In the months leading up to her bid for reelection, Los Angeles County Dist. Atty. Jackie Lacey has found herself under increasing political pressure to take a tougher stance in prosecuting police shootings and use-of-force cases.
This week, an unlikely and influential figure joined the push: Los Angeles Police Chief Charlie Beck.
Beck’s public call for criminal charges against a police officer who fatally shot an unarmed homeless man in Venice immediately spurred others to demand that Lacey file what would be her agency’s first prosecution of an officer in an on-duty shooting in more than 15 years.
Any decision Lacey makes in the Venice shooting runs the risk of upsetting either law enforcement groups or community activists, said Raphael Sonenshein, executive director of the Pat Brown Institute for Public Affairs at Cal State L.A. The district attorney’s most prudent act, he said, would be to make a decision based on what she can best justify after considering the evidence.
“Whatever she decides,” Sonenshein said, “there’s going to be very unhappy people.”
Lacey, the county’s first African American district attorney, faces the challenge as the Black Lives Matter movement has rekindled a national debate over race and policing. The veteran prosecutor, who generally shuns the limelight, has met privately with members of the movement but in public has remained largely silent, infuriating some.
Meanwhile, her decision not to file charges in some recent high-profile police use-of-force cases has generated criticism. Last month, some local activists called on her to step down when she declined to prosecute a white California Highway Patrol officer seen on video repeatedly punching a mentally ill black woman by the side of the 10 Freeway. The woman, Marlene Pinnock, won a $1.5-million legal settlement as part of a civil suit, and the officer agreed to resign.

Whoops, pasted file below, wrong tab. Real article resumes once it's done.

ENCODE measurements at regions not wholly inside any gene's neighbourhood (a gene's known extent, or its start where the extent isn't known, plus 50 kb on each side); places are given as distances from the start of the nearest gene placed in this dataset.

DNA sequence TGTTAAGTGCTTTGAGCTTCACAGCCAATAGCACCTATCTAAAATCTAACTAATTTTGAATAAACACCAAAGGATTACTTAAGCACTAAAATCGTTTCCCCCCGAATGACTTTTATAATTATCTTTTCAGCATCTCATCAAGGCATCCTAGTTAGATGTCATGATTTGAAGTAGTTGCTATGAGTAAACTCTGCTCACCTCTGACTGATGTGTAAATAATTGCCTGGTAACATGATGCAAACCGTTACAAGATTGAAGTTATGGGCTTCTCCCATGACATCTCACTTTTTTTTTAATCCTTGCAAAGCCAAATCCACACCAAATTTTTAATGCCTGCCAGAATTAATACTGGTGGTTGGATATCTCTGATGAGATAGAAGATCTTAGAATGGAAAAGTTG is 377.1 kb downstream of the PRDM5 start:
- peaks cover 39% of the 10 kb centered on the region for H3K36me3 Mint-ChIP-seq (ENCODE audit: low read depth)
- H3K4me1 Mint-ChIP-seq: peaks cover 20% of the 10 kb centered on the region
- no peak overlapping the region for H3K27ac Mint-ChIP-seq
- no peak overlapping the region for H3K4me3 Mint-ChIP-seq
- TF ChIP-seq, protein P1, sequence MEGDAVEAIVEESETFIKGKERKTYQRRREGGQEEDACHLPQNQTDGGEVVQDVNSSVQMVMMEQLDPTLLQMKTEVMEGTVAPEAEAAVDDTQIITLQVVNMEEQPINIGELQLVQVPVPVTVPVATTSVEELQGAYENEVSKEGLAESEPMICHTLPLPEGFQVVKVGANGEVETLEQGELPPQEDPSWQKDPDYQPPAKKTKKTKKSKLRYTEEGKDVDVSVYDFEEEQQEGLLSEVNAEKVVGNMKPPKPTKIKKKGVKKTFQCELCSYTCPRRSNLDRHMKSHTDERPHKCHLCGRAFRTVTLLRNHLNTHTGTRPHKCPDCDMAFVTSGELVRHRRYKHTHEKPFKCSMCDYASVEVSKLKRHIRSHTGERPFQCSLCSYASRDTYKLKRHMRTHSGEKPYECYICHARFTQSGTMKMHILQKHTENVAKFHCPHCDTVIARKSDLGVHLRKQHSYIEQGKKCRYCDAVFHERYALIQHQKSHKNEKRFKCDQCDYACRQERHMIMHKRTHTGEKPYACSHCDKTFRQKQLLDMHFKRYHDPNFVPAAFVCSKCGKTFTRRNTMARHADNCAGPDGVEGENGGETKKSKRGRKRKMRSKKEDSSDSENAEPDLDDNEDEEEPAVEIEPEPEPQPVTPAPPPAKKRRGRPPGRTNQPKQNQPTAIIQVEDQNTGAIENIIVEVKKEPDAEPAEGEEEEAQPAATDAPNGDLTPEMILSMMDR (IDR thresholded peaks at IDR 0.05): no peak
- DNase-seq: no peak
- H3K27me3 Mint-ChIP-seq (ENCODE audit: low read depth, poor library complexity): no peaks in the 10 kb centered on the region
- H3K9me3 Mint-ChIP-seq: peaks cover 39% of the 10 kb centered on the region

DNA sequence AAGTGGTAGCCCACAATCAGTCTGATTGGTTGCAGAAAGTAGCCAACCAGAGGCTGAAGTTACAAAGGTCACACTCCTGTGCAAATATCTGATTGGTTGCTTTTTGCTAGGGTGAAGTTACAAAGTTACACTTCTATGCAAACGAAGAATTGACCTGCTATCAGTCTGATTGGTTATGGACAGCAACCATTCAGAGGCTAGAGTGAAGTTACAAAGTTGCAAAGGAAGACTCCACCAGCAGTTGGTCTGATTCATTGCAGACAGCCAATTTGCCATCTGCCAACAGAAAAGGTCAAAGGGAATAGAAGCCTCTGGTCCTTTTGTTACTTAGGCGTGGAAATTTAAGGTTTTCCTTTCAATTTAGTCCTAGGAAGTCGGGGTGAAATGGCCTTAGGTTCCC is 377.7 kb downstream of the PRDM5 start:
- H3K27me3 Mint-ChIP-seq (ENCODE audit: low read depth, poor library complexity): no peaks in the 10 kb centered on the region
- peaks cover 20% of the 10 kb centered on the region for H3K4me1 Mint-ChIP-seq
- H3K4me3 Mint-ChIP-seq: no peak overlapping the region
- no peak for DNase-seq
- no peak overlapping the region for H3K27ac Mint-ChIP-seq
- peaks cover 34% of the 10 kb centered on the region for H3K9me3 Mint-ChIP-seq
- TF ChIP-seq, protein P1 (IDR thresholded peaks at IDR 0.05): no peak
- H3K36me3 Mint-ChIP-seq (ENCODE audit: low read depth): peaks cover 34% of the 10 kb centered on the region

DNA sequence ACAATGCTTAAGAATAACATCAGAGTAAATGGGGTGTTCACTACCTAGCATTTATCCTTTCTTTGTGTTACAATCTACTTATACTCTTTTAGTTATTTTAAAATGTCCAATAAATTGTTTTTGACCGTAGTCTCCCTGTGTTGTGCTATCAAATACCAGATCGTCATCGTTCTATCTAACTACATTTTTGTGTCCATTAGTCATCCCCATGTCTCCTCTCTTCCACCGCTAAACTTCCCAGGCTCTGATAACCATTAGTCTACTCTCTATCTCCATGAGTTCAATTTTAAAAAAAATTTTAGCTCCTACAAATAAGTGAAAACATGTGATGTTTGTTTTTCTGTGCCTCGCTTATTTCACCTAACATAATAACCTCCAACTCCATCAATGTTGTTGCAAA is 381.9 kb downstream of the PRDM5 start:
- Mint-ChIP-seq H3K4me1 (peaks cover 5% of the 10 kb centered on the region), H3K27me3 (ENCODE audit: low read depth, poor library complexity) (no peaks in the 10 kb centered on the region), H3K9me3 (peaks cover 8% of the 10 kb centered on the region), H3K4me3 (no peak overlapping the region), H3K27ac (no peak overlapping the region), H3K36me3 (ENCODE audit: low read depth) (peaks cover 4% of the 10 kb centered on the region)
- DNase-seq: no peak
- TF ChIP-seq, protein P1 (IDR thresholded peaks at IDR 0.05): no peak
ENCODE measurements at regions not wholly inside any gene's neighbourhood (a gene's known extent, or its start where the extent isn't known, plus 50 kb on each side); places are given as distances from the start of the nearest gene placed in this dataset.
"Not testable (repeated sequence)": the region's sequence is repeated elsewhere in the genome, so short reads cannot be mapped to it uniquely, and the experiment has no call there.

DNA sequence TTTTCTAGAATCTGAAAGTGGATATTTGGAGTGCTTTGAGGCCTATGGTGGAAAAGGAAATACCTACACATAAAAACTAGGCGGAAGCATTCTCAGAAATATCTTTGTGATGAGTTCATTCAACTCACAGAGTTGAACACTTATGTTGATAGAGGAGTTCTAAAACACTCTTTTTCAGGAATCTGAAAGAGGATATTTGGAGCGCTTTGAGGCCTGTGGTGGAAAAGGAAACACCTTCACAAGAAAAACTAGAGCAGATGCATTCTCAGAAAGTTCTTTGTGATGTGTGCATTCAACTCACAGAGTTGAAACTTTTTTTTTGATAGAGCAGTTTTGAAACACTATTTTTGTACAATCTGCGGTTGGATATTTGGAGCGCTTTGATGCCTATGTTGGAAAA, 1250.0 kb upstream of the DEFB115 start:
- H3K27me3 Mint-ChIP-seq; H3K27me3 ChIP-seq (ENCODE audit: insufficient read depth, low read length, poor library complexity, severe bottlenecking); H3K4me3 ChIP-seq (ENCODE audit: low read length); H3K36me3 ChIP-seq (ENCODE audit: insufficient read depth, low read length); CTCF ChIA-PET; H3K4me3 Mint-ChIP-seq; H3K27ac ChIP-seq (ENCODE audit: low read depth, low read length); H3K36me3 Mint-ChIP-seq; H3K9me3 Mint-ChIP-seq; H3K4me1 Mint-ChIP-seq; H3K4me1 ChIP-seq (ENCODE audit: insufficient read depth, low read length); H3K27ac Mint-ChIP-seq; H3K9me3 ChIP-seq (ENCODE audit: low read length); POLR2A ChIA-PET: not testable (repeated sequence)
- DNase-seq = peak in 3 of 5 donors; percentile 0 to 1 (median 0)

In an interview this week, Lacey defended her decisions, saying she has an obligation to follow the evidence and the law in all cases, including those involving police. She said it would be improper for her to bring charges based on public or media pressure and would also be inappropriate to give special attention to cases involving African Americans.
Mac Shorty, a member of the Watts Neighborhood Council, criticized Lacey for not prosecuting officers involved in controversial police shootings. Justice “has always been unjust” in South L.A., he said, but when he voted for Lacey in 2012 he thought she would better serve the area. He said he has been disappointed.
“We tend to go after the Police Department because they were the ones that caused the problem, but the problem solver is Jackie Lacey,” Shorty said. “Her failure to prosecute, period, is a disservice to the people of Los Angeles County who elected her.”
Cliff Smith, a member of the South Central Neighborhood Council, questioned why Lacey had yet to make a decision on whether to file charges against two LAPD officers who shot Ezell Ford, a mentally ill black man killed near his South L.A. home in August 2014. The delay, Smith said, stands in contrast to actions by prosecutors in other cities, such as Baltimore, where officers were charged within days of the death of Freddie Gray.